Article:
The Research: The goals of this translational research project are to test the efficacy of clotrimazole (CLT) in the treatment of diarrheal disease. We have previously reported that CLT inhibits intestinal fluid secretion in vitro and in vivo by blocking basolateral membrane K+ channels in enterocytes. We have recently discovered that protease inhibitors (PI's) used in the treatment HIV infected patients elicit a C1-secretory responses in cultured intestinal epithelial cells that is inhibited fully by CLT. Secretory diarrhea can be a dose limiting side effect of PI therapy, and the development of effective anti-secretory therapies would expand the utility of these important anti-therapy, and the development of effective anti-secretory therapies would expand the utility of these important anti-viral agents. In more recent studies, we have found that CLT inhibits the transmigration of neutrophils (PMN's) across cultured intestinal epithelial T84 cell monolayers. PMN transmigration and mucosal ulceration underlie all inflammatory and infectious diarrheas. In the clinical studies proposed, we will test the efficacy of oral CLT therapy in the treatment of the secretory diarrhea found in patients with high output ileostomies and in patients taking the HIV-1 protease inhibitor nelfinavir. In a separate study, we will test the efficacy of topical CLT in patients with distal intestinal inflammation (pouchitis). The Candidate: Dr. Rufo is a fully trained pediatric gastroenterologist who has committed to pursuing a career in academic medicine in the area of translational research. His basic findings have resulted in two first authored publications in The Journal of Clinical Investigation, and established the scientific rationale for clinical trials proposed. Dr. Rufo has been a productive researcher, and has the clear potential to become a creative investigator. We will devote 80% effort to the training program outlined in this grant application. The Environment: Dr. Rufo has been assigned office space within the Gastroenterology Division at Children's Hospital, and will continue to participate in Dr. Wayne Lencer's epithelial cell biology group. In addition, Dr. Rufo will participate in the seminars and research meeting available through the Harvard Digestive Disease Center and the Harvard/MIT scientific communities. Dr. Patricia Hibberd will serve as Dr. Rufo's mentor in clinical research. A panel of well respected individuals (on campus) has been arranged to oversee this research training and career development. To receive formal training in biostatistics, epidemiology, and research ethics, Dr. Rufo will complete a Masters of Medical Sciences degree program at Harvard Medical School.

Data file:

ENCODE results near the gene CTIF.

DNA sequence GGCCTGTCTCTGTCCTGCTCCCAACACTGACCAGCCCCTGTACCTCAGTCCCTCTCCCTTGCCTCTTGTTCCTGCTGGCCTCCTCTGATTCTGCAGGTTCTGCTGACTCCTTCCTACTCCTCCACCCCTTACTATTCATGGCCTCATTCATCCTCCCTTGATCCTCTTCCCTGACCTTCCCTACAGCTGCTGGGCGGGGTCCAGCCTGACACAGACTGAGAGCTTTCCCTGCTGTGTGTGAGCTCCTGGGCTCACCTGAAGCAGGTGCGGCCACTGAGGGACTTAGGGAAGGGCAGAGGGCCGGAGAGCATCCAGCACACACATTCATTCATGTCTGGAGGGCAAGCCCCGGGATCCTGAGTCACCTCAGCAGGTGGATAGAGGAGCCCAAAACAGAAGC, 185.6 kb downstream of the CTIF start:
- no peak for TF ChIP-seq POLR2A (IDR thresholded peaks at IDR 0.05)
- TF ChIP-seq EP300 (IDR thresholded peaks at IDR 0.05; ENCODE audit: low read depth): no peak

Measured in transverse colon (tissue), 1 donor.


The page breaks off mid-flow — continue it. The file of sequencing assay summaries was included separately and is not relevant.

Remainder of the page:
National Institute of Health (NIH)
National Institute of Diabetes and Digestive and Kidney Diseases (NIDDK)
Mentored Patient-Oriented Research Career Development Award (K23)
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Diabetes, Endocrinology and Metabolic Diseases B Subcommittee (DDK)
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Podskalny, Judith M,
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Children's Hospital Boston
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Walker, Thomas R; Land, Michelle L; Kartashov, Alex et al. (2007) Fecal lactoferrin is a sensitive and specific marker of disease activity in children and young adults with inflammatory bowel disease. J Pediatr Gastroenterol Nutr 44:414-22
Rufo, Paul A; Lin, Patricia W; Andrade, Adriana et al. (2004) Diarrhea-associated HIV-1 APIs potentiate muscarinic activation of Cl- secretion by T84 cells via prolongation of cytosolic Ca2+ signaling. Am J Physiol Cell Physiol 286:C998-C1008